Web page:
While the internet’s structure retains the potential for unprecedented openness, creativity, and diversity, it’s content has become dominated by commercialized concerns and reflective of traditional power dynamics. Amazon is a company before a river. Cherokee is a car before a tribe of people. It isn’t that the internet is incorrect in returning these results, but that in doing so it tells us something essential about the way the internet creates definitions, and who is more likely to benefit: companies over communities, products over people.
In my latest series, created at 18th Street Arts Center in Santa Monica I am creating drawings reflective of my experience of Bow, New Hampshire, growing up there and returning as an adult. These works are then subjected to my method of Internet Imperialism through which I manipulate search results to return my drawings, serving as a reminder and warning of our trust in the internet’s authority. With the internet’s preference for photography these drawings embedded within search results serve to remind the viewer of the perspective inherent within all images and visual definitions.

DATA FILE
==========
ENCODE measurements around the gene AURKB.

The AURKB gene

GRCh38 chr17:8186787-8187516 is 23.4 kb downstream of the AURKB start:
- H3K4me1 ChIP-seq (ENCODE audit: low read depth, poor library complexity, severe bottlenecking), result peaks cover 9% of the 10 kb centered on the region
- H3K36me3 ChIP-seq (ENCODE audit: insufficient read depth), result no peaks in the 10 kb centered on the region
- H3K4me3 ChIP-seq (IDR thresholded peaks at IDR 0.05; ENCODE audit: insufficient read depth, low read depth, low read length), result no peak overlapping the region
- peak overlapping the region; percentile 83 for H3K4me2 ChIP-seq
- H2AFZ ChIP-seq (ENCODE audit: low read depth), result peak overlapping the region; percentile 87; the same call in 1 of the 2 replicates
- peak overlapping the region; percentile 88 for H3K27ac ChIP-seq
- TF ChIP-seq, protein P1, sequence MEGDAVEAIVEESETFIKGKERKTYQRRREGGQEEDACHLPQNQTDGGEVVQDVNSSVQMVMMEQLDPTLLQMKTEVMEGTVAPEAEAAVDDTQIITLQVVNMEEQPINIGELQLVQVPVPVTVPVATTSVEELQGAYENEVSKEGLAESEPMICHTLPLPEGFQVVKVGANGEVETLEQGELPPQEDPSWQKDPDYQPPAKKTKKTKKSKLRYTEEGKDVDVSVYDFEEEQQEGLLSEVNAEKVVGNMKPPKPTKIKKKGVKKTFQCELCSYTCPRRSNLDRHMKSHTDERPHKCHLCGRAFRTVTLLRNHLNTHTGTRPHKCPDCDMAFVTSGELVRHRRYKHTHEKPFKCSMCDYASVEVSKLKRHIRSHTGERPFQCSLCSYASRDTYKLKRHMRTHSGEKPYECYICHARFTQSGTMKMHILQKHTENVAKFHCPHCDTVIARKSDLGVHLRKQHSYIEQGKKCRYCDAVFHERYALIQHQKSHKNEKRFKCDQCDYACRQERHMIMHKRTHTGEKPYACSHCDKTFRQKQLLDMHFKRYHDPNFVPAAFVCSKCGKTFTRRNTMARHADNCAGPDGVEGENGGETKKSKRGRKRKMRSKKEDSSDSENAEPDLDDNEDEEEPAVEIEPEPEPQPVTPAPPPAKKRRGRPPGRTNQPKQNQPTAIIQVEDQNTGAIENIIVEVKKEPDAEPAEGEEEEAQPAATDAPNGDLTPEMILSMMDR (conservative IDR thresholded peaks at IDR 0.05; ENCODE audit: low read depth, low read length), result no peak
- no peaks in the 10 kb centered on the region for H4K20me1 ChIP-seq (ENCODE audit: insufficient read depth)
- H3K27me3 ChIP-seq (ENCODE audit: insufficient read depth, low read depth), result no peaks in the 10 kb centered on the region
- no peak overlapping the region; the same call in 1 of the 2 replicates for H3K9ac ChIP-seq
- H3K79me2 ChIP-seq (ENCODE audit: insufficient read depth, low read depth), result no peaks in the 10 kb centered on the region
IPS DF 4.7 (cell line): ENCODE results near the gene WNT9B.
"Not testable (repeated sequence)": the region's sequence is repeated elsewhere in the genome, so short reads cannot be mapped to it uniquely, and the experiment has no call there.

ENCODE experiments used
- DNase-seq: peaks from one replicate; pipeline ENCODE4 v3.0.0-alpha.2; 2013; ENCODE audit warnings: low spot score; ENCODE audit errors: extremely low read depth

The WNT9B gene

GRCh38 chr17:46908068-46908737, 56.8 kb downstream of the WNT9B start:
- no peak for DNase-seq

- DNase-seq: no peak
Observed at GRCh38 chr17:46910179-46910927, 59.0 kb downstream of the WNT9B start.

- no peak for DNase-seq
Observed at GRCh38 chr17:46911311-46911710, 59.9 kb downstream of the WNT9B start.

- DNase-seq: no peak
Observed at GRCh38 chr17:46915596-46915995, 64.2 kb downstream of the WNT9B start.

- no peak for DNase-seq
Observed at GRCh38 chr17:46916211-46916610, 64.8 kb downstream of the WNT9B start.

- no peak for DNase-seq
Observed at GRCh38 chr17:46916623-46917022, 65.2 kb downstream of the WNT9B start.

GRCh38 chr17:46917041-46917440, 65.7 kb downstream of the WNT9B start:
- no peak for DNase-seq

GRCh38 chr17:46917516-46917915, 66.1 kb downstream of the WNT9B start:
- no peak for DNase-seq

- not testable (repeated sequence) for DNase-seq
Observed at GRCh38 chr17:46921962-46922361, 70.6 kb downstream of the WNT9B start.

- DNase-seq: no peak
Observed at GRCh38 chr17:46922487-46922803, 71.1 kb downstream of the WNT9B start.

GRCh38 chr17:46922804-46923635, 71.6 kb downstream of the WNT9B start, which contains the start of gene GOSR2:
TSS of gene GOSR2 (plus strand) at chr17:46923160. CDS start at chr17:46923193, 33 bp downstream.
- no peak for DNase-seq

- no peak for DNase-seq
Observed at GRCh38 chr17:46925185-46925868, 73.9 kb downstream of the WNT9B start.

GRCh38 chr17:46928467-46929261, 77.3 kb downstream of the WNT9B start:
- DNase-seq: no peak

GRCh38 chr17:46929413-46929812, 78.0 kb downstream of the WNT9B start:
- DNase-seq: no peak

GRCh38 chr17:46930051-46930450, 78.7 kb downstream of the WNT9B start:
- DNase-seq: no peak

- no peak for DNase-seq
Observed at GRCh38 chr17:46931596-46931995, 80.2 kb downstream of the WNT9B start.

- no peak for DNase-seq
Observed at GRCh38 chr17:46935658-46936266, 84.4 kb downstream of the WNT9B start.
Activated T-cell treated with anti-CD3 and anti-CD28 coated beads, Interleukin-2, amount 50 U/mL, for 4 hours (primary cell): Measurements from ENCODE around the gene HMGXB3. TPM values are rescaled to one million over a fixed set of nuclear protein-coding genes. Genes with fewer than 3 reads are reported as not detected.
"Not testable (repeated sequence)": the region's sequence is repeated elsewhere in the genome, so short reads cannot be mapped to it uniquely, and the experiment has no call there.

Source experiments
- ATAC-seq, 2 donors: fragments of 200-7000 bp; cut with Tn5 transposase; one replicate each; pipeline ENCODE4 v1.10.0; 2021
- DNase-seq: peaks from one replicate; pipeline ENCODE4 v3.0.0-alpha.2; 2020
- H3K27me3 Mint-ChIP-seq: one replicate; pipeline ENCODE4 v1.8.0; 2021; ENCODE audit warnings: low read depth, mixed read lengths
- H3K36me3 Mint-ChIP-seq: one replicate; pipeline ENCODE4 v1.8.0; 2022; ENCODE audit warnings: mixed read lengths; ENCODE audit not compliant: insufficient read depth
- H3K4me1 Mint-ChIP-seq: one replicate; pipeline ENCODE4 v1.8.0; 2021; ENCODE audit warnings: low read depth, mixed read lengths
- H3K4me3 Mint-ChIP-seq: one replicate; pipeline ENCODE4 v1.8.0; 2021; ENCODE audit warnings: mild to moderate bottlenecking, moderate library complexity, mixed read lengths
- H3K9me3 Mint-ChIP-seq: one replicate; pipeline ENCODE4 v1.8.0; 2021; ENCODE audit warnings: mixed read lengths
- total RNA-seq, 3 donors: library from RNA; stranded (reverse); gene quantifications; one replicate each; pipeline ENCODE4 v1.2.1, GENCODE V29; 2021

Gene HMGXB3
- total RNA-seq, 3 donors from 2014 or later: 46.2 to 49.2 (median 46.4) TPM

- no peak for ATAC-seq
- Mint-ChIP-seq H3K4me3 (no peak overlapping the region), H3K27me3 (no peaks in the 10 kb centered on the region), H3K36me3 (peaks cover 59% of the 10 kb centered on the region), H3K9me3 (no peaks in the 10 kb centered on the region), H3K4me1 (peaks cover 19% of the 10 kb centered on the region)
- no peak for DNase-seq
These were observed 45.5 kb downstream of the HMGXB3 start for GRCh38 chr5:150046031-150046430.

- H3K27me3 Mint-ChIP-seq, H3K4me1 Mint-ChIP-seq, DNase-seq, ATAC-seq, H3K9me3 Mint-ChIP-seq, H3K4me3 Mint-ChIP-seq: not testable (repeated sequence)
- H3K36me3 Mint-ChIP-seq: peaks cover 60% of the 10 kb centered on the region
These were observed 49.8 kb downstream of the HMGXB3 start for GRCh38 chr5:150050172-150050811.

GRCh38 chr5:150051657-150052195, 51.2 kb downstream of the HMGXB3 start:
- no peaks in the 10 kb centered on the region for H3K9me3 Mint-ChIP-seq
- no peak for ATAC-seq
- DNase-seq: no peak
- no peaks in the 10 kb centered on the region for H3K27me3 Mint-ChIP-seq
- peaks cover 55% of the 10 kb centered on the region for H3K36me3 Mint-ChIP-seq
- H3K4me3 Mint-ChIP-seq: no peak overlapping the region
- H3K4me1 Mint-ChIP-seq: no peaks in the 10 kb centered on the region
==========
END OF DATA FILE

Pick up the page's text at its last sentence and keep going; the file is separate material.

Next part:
This year at 18th Street Arts Center’s holiday party guests will be invited to participate in Internet Imperialism by writing a postcard from Bow New Hampshire. I invite you to immersive yourself in my active studio then become part of my internet take over as I hacks search results for Bow New Hampshire, manipulating its online identity as a reminder of how tenuous the authority of the internet can be. My hope is to encourage more creative content leading to more inclusive definitions.